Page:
The weather rather dampened our expectations for our day out but in the end we managed some good species although not large numbers. Picking up Richard and Ethelyn from Coral Bay we headed first to Mavrokolympos Dam hoping to find a late Finsch’s Wheatear. We had no luck with that species but a couple of male Cyprus Wheatear were fighting over territory and at least two male Cyprus Warbler were singing. The heavens opened as we left and drove to Agia Varvara. Luckily it had stopped when we arrived there. We found a bedraggled Cretzschmar’s Bunting perched in a tamarisk and a Red-rumped Swallow on the wires looking the worse for wear. The orchards were full of European Serin, Common Chaffinch and European Goldfinch and we could hear European Blackcap singing in the olive groves. Two Great Spotted Cuckoo were calling and we watched as they were chased by a couple of Hooded Crow. I spotted a Peregrine Falcon but it speeded out of sight before Richard could find it. We had seen a male Western Marsh Harrier as we turned off the motorway and I hoped that we could maybe see other large raptors but the weather was definitely not helping.
We spent some time watching a mixed flock of finches and Spanish Sparrow on the road into Asprokremmos Dam where we also found a Chukar. Otherwise it was quiet there so we moved to the Paphos Sewage Plant where we found five Cattle Egret and a pair of noisy Spur-winged Lapwing. A small flock of around fifty Black-headed Wagtail were emerging from an alfalfa field to drink and bathe in a puddle and were joined by a couple of Meadow Pipit and a single Water Pipit. At Mandria we found the vagrant Namaqua Dove that has been present in the area for a couple of weeks before driving down to the coast. The strong wind meant that we ate our lunch in the car but we did find a couple of Isabelline and Northern Wheatear to watch as we did so.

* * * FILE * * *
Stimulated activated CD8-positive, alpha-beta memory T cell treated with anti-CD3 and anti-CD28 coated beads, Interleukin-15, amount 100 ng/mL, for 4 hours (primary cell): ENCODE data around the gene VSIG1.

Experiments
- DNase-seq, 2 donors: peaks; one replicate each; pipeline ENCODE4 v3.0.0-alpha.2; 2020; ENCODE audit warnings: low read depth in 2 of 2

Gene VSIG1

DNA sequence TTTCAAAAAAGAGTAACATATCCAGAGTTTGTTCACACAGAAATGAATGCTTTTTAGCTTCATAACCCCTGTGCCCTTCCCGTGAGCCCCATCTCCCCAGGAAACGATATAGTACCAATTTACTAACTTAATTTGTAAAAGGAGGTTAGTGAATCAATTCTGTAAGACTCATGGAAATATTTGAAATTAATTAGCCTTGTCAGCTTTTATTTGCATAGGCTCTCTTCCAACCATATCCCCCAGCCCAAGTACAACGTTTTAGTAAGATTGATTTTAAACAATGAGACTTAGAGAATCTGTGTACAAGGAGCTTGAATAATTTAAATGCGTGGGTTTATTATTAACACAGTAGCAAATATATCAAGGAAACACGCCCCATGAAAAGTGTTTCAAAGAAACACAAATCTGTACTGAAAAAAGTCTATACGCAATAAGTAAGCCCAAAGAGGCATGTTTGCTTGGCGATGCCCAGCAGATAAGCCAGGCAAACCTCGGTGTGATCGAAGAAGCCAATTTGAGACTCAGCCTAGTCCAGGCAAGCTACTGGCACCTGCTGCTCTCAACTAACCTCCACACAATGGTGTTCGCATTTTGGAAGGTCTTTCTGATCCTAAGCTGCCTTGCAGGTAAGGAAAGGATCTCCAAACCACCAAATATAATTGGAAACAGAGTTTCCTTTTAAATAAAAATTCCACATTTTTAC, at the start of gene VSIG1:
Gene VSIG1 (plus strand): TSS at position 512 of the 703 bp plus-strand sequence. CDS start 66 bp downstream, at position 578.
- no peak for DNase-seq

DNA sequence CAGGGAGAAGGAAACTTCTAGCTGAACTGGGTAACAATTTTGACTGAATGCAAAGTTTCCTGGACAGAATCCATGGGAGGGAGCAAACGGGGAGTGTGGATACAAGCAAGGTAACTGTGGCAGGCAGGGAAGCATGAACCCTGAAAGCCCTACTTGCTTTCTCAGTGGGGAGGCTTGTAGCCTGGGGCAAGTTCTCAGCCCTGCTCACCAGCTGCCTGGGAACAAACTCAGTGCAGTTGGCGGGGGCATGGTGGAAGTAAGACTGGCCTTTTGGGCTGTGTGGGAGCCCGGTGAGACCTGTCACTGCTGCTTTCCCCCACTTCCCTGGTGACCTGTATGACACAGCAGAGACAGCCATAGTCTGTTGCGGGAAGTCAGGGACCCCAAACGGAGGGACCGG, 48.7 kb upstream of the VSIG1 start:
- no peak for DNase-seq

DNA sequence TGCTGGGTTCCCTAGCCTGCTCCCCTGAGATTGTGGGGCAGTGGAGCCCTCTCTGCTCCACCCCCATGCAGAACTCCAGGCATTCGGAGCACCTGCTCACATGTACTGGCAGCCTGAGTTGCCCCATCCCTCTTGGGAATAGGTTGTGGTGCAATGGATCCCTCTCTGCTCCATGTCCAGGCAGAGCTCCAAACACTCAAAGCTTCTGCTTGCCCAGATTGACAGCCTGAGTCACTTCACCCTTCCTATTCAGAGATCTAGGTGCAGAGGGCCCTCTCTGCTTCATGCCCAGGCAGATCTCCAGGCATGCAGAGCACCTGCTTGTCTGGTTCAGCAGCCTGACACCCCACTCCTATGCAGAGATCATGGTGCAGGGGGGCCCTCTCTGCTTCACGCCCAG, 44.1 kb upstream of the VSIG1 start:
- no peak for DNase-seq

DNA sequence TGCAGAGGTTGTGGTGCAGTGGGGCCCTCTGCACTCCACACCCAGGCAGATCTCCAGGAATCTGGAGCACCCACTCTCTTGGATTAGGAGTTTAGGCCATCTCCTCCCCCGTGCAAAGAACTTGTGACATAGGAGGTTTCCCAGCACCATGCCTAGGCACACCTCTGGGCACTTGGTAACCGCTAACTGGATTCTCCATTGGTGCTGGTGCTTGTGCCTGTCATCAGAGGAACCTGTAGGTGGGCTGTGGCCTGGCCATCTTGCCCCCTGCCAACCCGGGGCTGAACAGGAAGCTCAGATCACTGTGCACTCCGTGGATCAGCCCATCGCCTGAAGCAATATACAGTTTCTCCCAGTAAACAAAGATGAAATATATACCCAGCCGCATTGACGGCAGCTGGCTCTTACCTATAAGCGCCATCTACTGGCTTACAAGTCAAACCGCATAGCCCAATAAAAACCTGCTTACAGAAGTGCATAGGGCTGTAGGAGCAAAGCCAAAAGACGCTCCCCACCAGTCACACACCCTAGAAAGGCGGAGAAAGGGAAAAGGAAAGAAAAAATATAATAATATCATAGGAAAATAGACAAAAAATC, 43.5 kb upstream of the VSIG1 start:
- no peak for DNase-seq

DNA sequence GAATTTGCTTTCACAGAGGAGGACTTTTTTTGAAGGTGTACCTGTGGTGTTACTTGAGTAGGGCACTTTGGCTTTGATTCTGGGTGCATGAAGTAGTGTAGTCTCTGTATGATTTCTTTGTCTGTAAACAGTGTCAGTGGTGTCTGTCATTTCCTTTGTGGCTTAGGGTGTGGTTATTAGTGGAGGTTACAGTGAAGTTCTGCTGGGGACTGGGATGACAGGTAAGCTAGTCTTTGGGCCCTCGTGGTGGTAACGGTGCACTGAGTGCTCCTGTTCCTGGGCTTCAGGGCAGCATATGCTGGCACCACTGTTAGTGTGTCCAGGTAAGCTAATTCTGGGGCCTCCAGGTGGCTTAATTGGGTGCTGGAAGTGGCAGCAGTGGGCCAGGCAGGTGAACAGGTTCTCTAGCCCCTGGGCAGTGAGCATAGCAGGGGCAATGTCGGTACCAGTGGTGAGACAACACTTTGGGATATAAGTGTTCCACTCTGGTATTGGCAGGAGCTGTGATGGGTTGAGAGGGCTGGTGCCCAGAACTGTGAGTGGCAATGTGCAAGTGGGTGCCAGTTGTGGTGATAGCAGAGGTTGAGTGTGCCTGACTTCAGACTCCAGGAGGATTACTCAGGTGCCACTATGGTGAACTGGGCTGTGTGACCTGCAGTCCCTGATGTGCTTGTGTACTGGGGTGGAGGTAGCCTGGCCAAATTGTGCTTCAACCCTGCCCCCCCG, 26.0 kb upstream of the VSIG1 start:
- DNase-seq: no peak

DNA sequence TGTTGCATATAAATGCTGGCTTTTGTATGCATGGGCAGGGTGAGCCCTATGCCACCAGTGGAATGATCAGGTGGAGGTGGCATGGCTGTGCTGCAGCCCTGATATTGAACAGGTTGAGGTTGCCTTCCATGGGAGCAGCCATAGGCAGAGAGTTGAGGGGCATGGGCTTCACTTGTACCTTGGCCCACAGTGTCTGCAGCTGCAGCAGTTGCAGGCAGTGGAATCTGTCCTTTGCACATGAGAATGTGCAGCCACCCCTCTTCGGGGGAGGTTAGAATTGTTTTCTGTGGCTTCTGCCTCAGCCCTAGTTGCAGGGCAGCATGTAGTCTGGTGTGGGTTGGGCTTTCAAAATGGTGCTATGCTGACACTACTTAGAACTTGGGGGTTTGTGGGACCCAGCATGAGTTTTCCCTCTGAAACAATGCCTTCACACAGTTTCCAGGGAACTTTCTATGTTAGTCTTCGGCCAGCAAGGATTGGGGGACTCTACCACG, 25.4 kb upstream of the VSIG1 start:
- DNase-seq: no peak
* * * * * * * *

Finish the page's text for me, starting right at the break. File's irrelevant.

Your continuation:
As we headed inland to Anarita Park it began to rain hard again and as we waited in the car for it to stop I even contemplated calling it a day. But we could see the clouds clearing from the west so we were patient and were well rewarded with several species coming out to dry in the late afternoon sun. These included a male Rufous-tailed Rock Thrush, a male Finsch’s Wheatear and an Isabelline Wheatear shaking themselves dry, at least twelve Cretzschmar’s Bunting, a male Blue Rock Thrush, a female Cyprus Wheatear, three Red-rumped Swallow, two Lesser Whitethroat, a Woodlark and a calling Common Quail. A great end to a wet and windy day.
Total species seen 54
Little Grebe, Great Cormorant, Western Marsh Harrier, Common Kestrel, Peregrine Falcon, Chukar, Black Francolin, Common Quail, Spur-winged Lapwing, Yellow-legged Gull, Common Woodpigeon, Eurasian Collared Dove, Namaqua Dove, Great Spotted Cuckoo, Common Swift, Alpine Swift, Crested Lark, Woodlark, Eurasian Skylark, Barn Swallow, Red-rumped Swallow, Meadow Pipit, Water Pipit, Black-headed Wagtail (feldegg), White Wagtail, Western Black Redstart, Common Stonechat, Isabelline Wheatear, Northern Wheatear, Cyprus Wheatear, Finsch’s Wheatear, Rufous-tailed Rock Thrush, Blue Rock Thrush, Song Thrush, Cetti’s Warbler, Zitting Cisticola, Sardinian Warbler, Cyprus Warbler, Lesser Whitethroat, Eurasian Blackcap, Common Chiffchaff, Great Tit, Eurasian Magpie, Western Jackdaw, Hooded Crow, House Sparrow, Spanish Sparrow, Common Chaffinch, European Serin, European Greenfinch, European Goldfinch, Common Linnet, Cretzschmar’s Bunting, Corn Bunting